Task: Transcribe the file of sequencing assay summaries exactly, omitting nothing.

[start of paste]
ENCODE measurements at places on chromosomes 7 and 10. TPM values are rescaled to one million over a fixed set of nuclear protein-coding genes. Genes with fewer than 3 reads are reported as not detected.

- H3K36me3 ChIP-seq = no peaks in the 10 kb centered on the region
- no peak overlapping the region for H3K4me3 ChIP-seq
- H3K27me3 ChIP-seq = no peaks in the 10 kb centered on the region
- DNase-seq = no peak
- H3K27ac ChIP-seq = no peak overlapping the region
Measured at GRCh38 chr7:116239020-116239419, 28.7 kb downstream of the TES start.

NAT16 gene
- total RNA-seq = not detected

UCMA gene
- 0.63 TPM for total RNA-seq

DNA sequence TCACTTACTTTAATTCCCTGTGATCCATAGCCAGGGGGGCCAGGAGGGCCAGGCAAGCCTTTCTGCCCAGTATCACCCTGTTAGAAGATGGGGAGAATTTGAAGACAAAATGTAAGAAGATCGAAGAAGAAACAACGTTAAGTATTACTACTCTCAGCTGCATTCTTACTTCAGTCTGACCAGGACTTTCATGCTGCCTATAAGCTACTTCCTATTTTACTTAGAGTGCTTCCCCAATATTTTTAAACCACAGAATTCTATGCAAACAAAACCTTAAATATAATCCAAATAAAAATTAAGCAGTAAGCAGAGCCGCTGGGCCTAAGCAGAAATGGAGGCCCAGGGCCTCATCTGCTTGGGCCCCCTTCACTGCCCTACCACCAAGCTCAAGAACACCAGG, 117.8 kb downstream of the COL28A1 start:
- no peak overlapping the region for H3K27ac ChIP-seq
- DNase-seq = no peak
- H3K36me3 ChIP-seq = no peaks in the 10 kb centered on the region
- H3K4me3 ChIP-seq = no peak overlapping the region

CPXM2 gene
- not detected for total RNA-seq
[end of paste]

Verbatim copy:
ENCODE measurements at places on chromosomes 7 and 10. TPM values are rescaled to one million over a fixed set of nuclear protein-coding genes. Genes with fewer than 3 reads are reported as not detected.

- H3K36me3 ChIP-seq = no peaks in the 10 kb centered on the region
- no peak overlapping the region for H3K4me3 ChIP-seq
- H3K27me3 ChIP-seq = no peaks in the 10 kb centered on the region
- DNase-seq = no peak
- H3K27ac ChIP-seq = no peak overlapping the region
Measured at GRCh38 chr7:116239020-116239419, 28.7 kb downstream of the TES start.

NAT16 gene
- total RNA-seq = not detected

UCMA gene
- 0.63 TPM for total RNA-seq

DNA sequence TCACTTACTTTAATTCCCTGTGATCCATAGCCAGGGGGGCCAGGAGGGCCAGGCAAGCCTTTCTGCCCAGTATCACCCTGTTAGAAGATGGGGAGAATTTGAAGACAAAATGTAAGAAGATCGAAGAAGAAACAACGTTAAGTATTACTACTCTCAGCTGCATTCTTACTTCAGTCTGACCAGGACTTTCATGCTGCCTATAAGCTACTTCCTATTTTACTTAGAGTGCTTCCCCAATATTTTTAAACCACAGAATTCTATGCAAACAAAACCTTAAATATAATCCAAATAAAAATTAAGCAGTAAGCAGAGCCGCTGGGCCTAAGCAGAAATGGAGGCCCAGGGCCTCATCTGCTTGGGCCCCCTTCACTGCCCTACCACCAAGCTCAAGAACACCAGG, 117.8 kb downstream of the COL28A1 start:
- no peak overlapping the region for H3K27ac ChIP-seq
- DNase-seq = no peak
- H3K36me3 ChIP-seq = no peaks in the 10 kb centered on the region
- H3K4me3 ChIP-seq = no peak overlapping the region

CPXM2 gene
- not detected for total RNA-seq